IMG_4060Two years ago today, Joleen and I were in Seoul, Korea, welcoming Sarah into our family (the day we “got” Sarah). Less than two days later, we brought Sarah home and introduced her to her new brother.

Yesterday, we celebrated Sarah’s gotcha day at Chuck E. Cheese in Altoona with Grammy and Pappy, eating pizza and playing games. It was a nice day out. Mostly, it was good to remember the gift that Sarah is to us, as well as remembering our first days together!

We may not continue posting every gotcha day in the future, but since we’ve posted Ethan’s first three, I thought we should at least post a second one for Sarah. Here’s a link to last year’s gotcha day post, which includes some earlier links as well.

In some ways, it’s hard to believe that it’s been two years. In other ways, though, it seems like both Sarah and Ethan have always been part of our lives!

“Resonate”: What I Like About the Book

Yesterday, I began a series of posts on Nancy Duarte‘s book, Resonate. The first post was simply about Duarte’s contention that the purpose of communication is ultimately change (which is one thing I love about the book). Before I continue engaging the material, here’s what else I like about the book.

The book is well-designed, visually (i.e., there are lots of pictures!). Of course, that’s what you’d expect from an expert presentation designer.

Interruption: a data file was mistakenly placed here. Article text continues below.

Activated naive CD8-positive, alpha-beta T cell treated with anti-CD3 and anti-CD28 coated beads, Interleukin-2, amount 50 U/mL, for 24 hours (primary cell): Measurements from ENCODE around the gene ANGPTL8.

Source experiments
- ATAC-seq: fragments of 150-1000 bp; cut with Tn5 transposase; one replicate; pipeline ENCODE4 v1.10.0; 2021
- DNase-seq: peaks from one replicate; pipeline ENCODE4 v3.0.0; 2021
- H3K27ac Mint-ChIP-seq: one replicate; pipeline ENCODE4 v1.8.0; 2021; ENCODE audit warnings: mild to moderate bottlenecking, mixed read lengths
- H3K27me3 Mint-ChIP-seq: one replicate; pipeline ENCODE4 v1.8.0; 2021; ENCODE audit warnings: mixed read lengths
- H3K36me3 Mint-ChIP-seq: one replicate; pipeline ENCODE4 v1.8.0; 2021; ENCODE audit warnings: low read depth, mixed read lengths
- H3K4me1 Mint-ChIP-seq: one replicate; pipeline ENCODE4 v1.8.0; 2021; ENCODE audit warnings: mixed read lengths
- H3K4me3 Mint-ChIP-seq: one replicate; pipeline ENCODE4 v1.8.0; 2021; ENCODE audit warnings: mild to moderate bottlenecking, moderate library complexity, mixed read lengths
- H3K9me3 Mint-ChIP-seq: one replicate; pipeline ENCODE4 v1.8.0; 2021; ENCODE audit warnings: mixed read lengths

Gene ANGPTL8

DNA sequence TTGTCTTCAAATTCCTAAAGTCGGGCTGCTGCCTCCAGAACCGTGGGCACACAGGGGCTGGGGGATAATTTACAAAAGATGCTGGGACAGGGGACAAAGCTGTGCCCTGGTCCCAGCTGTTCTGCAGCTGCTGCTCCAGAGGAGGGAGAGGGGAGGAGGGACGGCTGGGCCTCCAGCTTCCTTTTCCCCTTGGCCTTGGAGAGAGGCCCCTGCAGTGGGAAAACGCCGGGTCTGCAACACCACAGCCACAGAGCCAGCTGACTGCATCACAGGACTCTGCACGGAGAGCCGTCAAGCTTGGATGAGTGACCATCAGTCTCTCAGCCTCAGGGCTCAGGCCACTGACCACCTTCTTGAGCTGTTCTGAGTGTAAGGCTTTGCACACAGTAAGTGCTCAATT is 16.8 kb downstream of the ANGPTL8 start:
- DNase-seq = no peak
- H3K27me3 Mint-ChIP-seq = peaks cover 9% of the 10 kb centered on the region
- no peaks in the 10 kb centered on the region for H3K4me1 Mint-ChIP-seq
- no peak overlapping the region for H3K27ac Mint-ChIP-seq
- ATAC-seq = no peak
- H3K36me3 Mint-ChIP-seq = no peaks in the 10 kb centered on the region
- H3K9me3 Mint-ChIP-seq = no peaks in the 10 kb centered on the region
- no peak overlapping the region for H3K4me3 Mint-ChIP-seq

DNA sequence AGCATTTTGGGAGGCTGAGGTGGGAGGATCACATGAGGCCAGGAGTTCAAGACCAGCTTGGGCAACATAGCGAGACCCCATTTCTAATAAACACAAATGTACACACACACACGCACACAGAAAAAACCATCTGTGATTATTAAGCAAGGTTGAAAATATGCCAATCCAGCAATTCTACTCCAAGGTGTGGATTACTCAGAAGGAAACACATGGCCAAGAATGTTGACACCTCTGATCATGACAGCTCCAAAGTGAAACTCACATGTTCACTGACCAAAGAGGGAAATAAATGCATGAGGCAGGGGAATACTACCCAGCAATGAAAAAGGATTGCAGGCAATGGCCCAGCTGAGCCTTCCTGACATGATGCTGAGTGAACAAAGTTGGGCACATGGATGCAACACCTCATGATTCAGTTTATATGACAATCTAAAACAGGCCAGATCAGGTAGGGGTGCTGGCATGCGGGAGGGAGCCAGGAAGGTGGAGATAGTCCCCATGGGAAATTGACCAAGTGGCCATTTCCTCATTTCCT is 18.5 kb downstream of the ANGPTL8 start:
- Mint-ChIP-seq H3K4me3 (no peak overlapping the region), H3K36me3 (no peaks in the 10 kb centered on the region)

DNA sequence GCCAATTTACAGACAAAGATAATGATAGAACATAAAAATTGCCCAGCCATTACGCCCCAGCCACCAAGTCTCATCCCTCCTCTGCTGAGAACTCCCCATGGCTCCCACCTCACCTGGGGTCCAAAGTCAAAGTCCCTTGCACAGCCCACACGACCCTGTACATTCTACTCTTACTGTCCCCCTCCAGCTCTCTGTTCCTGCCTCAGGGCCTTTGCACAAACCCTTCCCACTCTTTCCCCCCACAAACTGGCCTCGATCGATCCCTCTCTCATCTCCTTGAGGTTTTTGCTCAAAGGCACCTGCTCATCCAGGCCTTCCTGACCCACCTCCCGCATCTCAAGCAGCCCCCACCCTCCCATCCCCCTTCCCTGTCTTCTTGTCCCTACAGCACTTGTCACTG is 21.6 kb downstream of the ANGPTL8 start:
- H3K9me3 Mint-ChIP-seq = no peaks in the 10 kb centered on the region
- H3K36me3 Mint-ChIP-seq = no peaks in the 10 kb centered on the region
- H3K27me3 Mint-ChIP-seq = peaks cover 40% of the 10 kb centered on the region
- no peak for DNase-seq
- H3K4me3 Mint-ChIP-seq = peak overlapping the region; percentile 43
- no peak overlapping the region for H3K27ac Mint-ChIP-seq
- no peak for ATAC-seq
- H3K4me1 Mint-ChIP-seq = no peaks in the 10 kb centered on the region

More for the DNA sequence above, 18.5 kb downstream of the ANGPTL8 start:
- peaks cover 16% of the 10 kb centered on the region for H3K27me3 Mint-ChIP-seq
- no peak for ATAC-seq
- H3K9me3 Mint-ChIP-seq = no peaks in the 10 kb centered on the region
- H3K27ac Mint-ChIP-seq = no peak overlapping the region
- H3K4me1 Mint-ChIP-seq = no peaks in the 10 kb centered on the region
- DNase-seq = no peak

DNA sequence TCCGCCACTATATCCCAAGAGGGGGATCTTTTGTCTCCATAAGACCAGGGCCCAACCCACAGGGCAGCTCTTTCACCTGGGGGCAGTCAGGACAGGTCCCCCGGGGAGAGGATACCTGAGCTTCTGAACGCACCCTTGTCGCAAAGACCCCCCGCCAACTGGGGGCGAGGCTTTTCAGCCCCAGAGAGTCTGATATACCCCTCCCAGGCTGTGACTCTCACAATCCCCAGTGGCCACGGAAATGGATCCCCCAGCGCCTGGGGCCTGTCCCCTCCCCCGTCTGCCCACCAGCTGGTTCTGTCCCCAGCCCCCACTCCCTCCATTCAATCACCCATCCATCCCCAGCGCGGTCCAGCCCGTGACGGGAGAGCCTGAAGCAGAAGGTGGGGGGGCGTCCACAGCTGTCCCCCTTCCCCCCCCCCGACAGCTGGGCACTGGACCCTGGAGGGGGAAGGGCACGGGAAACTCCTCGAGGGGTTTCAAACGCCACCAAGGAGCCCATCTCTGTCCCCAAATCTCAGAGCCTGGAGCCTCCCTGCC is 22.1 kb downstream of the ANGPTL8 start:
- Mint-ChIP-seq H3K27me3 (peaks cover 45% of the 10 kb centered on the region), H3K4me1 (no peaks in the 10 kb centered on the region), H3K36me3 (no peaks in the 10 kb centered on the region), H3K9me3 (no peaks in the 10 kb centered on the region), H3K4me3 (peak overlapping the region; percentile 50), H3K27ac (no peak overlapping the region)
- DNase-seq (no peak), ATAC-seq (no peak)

The book is well-written. It’s full of high-quality content. There’s no fluff, which leads to …

Each section is concise. Most sections take up 1-2 pages of written content. That makes it easy to read, review, and digest.

The book includes great examples (case studies), including Ronald Reagan, Steve Jobs, Benjamin Zander, among others. As a preacher, I especially appreciated the inclusion of John Ortberg, one of my favorite writers and preachers. And the discussion of Martin Luther King, Jr.’s “I Have a Dream” speech is amazing (the TED Talk discusses the examples of both King and Jobs).

Next, I’ll discuss “the presentation form,” which is what first fascinated me (including how communicators like MLK intuitively followed the form). Future posts will engage Story, the Big Idea, S.T.A.R. moments, and StoryMapping.

“Resonate”: Communicate for Change

Almost every book I read, I read only once (although I might review my highlights). One exception is Communicating for a Change by Andy Stanley and Lanes Jones, which I’ve read three times in the last five years (see One-Point Preaching and 5 Years of One-Point Preaching).